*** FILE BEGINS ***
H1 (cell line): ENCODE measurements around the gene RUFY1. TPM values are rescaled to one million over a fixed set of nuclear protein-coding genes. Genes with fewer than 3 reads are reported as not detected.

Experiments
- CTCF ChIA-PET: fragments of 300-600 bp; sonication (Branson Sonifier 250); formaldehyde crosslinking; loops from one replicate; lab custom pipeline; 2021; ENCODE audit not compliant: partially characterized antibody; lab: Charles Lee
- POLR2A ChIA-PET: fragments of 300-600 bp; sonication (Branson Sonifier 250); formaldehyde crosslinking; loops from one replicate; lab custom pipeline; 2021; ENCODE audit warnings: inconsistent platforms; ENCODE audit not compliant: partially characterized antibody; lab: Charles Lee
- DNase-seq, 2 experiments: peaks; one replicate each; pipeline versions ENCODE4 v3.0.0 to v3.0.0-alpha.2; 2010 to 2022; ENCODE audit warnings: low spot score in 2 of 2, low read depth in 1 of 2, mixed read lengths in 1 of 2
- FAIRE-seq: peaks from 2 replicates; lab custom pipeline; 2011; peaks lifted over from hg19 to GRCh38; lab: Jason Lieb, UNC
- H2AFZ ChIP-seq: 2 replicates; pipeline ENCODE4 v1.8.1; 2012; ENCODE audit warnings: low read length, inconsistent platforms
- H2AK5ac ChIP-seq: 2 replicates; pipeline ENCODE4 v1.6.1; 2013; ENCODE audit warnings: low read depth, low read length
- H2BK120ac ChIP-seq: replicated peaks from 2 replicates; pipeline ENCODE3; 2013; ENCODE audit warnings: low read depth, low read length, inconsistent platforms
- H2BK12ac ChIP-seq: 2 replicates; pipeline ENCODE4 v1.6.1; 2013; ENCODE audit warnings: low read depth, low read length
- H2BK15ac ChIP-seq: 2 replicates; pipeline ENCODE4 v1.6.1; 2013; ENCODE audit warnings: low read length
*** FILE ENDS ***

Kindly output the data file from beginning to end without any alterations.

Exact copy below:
H1 (cell line): ENCODE measurements around the gene RUFY1. TPM values are rescaled to one million over a fixed set of nuclear protein-coding genes. Genes with fewer than 3 reads are reported as not detected.

Experiments
- CTCF ChIA-PET: fragments of 300-600 bp; sonication (Branson Sonifier 250); formaldehyde crosslinking; loops from one replicate; lab custom pipeline; 2021; ENCODE audit not compliant: partially characterized antibody; lab: Charles Lee
- POLR2A ChIA-PET: fragments of 300-600 bp; sonication (Branson Sonifier 250); formaldehyde crosslinking; loops from one replicate; lab custom pipeline; 2021; ENCODE audit warnings: inconsistent platforms; ENCODE audit not compliant: partially characterized antibody; lab: Charles Lee
- DNase-seq, 2 experiments: peaks; one replicate each; pipeline versions ENCODE4 v3.0.0 to v3.0.0-alpha.2; 2010 to 2022; ENCODE audit warnings: low spot score in 2 of 2, low read depth in 1 of 2, mixed read lengths in 1 of 2
- FAIRE-seq: peaks from 2 replicates; lab custom pipeline; 2011; peaks lifted over from hg19 to GRCh38; lab: Jason Lieb, UNC
- H2AFZ ChIP-seq: 2 replicates; pipeline ENCODE4 v1.8.1; 2012; ENCODE audit warnings: low read length, inconsistent platforms
- H2AK5ac ChIP-seq: 2 replicates; pipeline ENCODE4 v1.6.1; 2013; ENCODE audit warnings: low read depth, low read length
- H2BK120ac ChIP-seq: replicated peaks from 2 replicates; pipeline ENCODE3; 2013; ENCODE audit warnings: low read depth, low read length, inconsistent platforms
- H2BK12ac ChIP-seq: 2 replicates; pipeline ENCODE4 v1.6.1; 2013; ENCODE audit warnings: low read depth, low read length
- H2BK15ac ChIP-seq: 2 replicates; pipeline ENCODE4 v1.6.1; 2013; ENCODE audit warnings: low read length